Play, with music (2012)
Adapted and Directed by Hershey Felder
Based on the book The Children of Willesden Lane
by Mona Golabek and Lee Cohen
Jackie Liebergott Black Box Theatre
November 23 – December 16, 2012
With Mona Golabek
In 1938, Lisa Jura is a young Jewish woman in Vienna, and a talented pianist. After Nazi brutalities begin, her father secures her passage on the kindertransport to England, where she spends the war years and tries to continue her musical studies. After initial missteps, she lands at a foster home on Willesden Lane in London, where she makes important connections that help set the stage for her life and career.
The sole actor in this theater piece is Mona Golabek, the middle-aged daughter of Lisa Jura. After a brief introduction as herself, Golabek takes on Jura’s identity for the remainder of the piece. Like her mother, Golabek is a talented pianist and brings that to bear throughout the performance by playing selections that represent parts of Jura’s early experience.
In the course of an hour and a half, Golabek vividly enacts her mother’s story as a young woman in Vienna, her escape from the Nazis to England, and her period of life in England during the war, embellishing and illustrating the narrative with evocative piano selections throughout.
Though set against the dire background of the Holocaust, Lisa Jura’s story of escape and resettlement is relatively straightforward. Once she has found safe passage to England, a good part of the drama consists in uncertainty about her piano studies, framed by worry for her family and curiosity about the young men who take a fancy to her.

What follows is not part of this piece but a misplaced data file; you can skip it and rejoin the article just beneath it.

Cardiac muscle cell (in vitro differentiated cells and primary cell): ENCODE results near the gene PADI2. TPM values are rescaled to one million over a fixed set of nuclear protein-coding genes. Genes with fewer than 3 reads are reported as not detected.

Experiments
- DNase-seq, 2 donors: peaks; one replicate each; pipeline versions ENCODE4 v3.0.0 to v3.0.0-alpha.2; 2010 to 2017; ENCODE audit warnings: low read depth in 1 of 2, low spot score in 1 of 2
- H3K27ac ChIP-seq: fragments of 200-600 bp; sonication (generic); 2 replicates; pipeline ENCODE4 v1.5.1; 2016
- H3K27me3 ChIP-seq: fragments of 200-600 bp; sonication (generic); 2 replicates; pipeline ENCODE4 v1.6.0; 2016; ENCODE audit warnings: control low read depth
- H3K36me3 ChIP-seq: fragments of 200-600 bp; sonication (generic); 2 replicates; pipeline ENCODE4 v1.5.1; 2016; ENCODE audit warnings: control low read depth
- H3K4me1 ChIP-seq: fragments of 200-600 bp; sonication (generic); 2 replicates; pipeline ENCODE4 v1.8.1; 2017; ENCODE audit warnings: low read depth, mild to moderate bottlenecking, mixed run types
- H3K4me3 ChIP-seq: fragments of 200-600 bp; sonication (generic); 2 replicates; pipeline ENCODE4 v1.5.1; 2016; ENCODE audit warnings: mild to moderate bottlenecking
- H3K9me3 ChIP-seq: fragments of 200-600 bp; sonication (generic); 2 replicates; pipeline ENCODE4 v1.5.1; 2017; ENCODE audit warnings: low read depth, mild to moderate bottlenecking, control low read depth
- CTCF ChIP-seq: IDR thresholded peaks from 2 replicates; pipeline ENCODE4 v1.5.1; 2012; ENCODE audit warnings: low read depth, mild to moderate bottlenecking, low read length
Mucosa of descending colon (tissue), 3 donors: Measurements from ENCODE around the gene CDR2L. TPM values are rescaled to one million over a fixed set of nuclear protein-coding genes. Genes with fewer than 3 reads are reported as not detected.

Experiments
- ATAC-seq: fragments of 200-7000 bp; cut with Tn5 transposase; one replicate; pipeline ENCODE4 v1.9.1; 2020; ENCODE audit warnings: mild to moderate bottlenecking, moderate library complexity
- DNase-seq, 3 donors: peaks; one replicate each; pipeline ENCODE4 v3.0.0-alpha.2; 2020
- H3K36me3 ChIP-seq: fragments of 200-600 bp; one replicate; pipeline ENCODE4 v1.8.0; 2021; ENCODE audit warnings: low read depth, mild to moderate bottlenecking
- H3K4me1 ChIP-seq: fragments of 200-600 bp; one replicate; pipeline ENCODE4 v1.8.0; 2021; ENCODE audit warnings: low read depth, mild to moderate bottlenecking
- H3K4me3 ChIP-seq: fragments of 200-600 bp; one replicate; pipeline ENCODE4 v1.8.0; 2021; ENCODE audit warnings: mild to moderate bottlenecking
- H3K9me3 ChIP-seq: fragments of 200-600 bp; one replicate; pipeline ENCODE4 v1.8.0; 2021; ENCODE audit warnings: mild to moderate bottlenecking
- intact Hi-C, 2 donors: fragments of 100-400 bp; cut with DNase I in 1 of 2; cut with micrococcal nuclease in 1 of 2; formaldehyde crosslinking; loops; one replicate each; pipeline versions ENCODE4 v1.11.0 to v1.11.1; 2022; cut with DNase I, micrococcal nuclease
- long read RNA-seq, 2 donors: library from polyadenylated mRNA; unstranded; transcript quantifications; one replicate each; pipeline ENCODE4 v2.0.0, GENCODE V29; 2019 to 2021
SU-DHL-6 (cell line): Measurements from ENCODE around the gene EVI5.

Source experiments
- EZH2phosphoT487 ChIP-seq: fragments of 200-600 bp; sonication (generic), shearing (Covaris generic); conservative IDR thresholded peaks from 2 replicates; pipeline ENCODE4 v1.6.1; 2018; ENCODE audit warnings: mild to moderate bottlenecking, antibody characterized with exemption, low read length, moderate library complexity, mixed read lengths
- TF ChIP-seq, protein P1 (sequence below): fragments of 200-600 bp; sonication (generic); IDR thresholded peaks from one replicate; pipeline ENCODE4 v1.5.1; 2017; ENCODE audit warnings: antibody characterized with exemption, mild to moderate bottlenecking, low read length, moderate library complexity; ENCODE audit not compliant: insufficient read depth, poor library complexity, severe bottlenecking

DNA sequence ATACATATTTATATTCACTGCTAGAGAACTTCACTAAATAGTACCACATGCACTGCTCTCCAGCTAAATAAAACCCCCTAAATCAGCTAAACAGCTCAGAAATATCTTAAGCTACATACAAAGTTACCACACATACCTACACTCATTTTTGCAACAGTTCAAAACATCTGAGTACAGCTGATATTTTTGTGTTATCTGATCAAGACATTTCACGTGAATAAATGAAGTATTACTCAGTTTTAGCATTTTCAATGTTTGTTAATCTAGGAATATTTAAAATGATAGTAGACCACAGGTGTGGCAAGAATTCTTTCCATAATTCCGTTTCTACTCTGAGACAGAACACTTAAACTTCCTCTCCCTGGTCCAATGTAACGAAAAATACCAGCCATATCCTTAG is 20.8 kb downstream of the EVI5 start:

Despite this straightforwardness, however, Golabek portrays, and musically anoints, the story so convincingly that even these relatively small dramas seem significant.
Golabek is a concert pianist and has had little experience as an actress. When she first appeared onstage, I wondered whether that unfamiliarity with dramatic performance might derail the whole show. In short order my concerns were assuaged. She made her mother’s life vivid in all of its details, while drawing, in words and music, her deeper and more pained yearnings towards continuation, and revitalization, through the piano.
It is no surprise that Felder has guided Golabek towards a similarly rewarding, though ever more personal, enactment through words and music. Golabek is indeed a very capable pianist and brings wonderful technique and interpretive depth to the variety of musical selections in the show. Included are numerous invocations of Grieg’s Piano Concerto, but also a beautiful interpretation of the opening of Beethoven’s Moonlight Sonata, along with various Bach quotations and some jazzier stuff.
This whole genre of theatrical performance cum piano is taking charge in its own interesting way. Felder’s work alone has had quite an impact. But, as well, at the American Repertory Theatre last year there was a multi-person musical and dramatic show about Schubert’s song cycle, Winterreise, entitled Three Pianos, also very good.
With sincerity, passion and a good deal of theatrical intensity, Golabek and Felder have produced a small gem, a memorable work.